And this is on top of the simple fact that this system is a driven/dissipative system, and will show all sorts of bizarre organizing phenomena. Things like the Madden-Julian oscillation are one of my favorites on that count…
I’ve updated the graphics to include CO2 and the Trend in Temperatures.
In my opinion, this data set is undeniable proof that if you isolate the impact of CO2 on Temperature by controlling for the Urban Heat Island Effect and Water Vapor you can demonstrate that CO2 does not impact temperatures in the lower Troposphere.
These graphics also highlight how any causative relationship between CO2 and Temperature is basically non-existent, and if you place CO2 and Temperature in a Multi-Variable Linear Regression Modeling Program such as R, SAS, or even Excel you will get a non-significant R-Squared and coefficient on CO2.
Lastly, I put a regression line on Temperature. You can see that:
1) Some Months are (+) some months are (-)
2) The high volatility of the data make the slope basically meaningless
3) Climate Alarmists have no answers for the evidence I’ve provided with these graphics. Even their nonsensical slope arguments are debunked with those charts. I have more (-) slopes than they have (+), but the fact that the same location has both (+) and (-) Slopes depending on the month pretty much proves regression slopes are useless in this analysis.
Here is the Evidence:
The AMOC is key to this – the chaotically excitable feedback driven Atlantic Meridional Overturning Circulation – gives chaotic variability to the whole northern hemisphere, especially the North Atlantic. In contrast to the Southern Hemisphere which has no corresponding system and whose climate is much more stable and slow-changing.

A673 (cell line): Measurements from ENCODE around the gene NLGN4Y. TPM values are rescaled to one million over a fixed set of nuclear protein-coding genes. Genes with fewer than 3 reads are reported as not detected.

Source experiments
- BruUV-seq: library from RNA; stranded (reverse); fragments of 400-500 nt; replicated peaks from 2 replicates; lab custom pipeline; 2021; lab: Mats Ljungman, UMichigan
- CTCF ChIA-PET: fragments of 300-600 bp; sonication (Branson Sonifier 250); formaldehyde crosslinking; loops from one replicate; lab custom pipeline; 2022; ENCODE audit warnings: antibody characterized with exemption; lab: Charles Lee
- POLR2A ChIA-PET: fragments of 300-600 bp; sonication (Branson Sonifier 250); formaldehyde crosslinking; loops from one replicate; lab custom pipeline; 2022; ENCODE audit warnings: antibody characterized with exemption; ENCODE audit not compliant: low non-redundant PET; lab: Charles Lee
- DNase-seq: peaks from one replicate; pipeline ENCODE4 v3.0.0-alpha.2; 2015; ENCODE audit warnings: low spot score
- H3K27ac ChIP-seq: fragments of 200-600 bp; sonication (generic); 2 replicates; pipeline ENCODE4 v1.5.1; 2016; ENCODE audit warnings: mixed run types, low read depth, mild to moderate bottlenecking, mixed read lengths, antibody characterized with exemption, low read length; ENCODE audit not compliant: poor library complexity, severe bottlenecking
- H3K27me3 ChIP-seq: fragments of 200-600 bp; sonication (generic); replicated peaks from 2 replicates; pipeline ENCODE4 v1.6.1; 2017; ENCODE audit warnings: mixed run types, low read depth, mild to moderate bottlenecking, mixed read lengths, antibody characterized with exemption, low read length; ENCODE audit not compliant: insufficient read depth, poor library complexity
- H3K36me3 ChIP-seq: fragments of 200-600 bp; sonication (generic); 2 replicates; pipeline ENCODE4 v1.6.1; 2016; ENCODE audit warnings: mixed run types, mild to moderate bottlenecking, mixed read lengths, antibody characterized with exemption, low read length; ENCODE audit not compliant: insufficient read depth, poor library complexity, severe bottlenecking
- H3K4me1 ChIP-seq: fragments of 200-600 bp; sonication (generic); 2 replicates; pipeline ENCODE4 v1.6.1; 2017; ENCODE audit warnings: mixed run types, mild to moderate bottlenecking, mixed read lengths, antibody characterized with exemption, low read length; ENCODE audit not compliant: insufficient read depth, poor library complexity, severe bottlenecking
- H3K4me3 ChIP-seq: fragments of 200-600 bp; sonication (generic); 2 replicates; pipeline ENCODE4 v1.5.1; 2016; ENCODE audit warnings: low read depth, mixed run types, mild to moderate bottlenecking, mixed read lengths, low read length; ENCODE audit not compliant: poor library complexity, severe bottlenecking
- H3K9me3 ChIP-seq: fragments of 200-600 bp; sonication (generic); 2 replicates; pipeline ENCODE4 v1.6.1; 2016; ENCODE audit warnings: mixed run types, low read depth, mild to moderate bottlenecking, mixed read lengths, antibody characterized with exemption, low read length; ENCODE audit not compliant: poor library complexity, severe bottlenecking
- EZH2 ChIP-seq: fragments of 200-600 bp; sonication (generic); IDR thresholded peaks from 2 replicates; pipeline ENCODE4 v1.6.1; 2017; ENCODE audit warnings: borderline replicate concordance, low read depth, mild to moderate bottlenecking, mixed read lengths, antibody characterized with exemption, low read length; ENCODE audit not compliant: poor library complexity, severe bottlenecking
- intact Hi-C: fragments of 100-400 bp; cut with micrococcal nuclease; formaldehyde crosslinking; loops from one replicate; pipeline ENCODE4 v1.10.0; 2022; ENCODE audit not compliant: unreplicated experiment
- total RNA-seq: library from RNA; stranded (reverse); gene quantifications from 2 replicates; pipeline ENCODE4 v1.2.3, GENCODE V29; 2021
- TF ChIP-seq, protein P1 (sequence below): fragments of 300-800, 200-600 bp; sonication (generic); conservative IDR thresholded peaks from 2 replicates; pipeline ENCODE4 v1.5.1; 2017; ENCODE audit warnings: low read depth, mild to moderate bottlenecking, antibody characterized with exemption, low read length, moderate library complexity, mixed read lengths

AMOC driven variation in the strength of the Gulf Stream should be the null hypothesis explanation for climate changes on a decadal scale in the NH. But with the myopic focus on recent warming as “unprecedented”, this obvious source of climate variability has been overlooked.
This n a nutshell here’s the positive feedback that drives the chaotic oscillations of the AMOC and with it, the whole northern hemisphere climate.
Tropical water carried toward Europe on the Gulf Stream is more saline than North Atlantic water. But eventually this water flows north all the way to the region between Norway and Greenland where it gets cooled down – but it still hasn’t lost its elevated salinity. This combination of near freezing temperature and still higher salinity gives this water very high density – enough to make it sink right down to the ocean floor. This downwelling is the “propeller” that drives the global system of 3-dimensional ocean circulation that is for that reason called the “Thermohaline circulation” or THC. The downwelling such as in the Norwegian Sea is also called “deep water formation”.
The reason why it’s a positive feedback is that the downwelled cold water has to go somewhere and it flows south along the ocean floor. (It’s not uncommon in the THC for currents at different depths to be flowing in different directions.) For conservation of mass and to prevent an embarrassing slope developing on the ocean surface, water at the surface has to flow north to compensate; in this way the flow circuit of the Gulf Stream – called the AMOC or Atlantic Meridional Overturning Circulation, self-reinforces in a positive feedback.
This positive feedback is intermittent and not continuous – otherwise the North Atlantic would end up spinning like a washing machine or the scene at the end of Pirates of the Caribbean – at world’s end. Accelerated Gulf Stream circulation warms the Arctic by carrying warm water northward. However this warmth melts Arctic and Greenland ice eventually releasing into the North Atlantic enough fresh water to choke off the Norwegian Sea downwelling. Then we’re back to square one and the cycle begins again. It’s chaotically intermittent with a time period varying between 30-70 years, and is sometimes called the AMO (Atlantic Multidecadal Oscillation).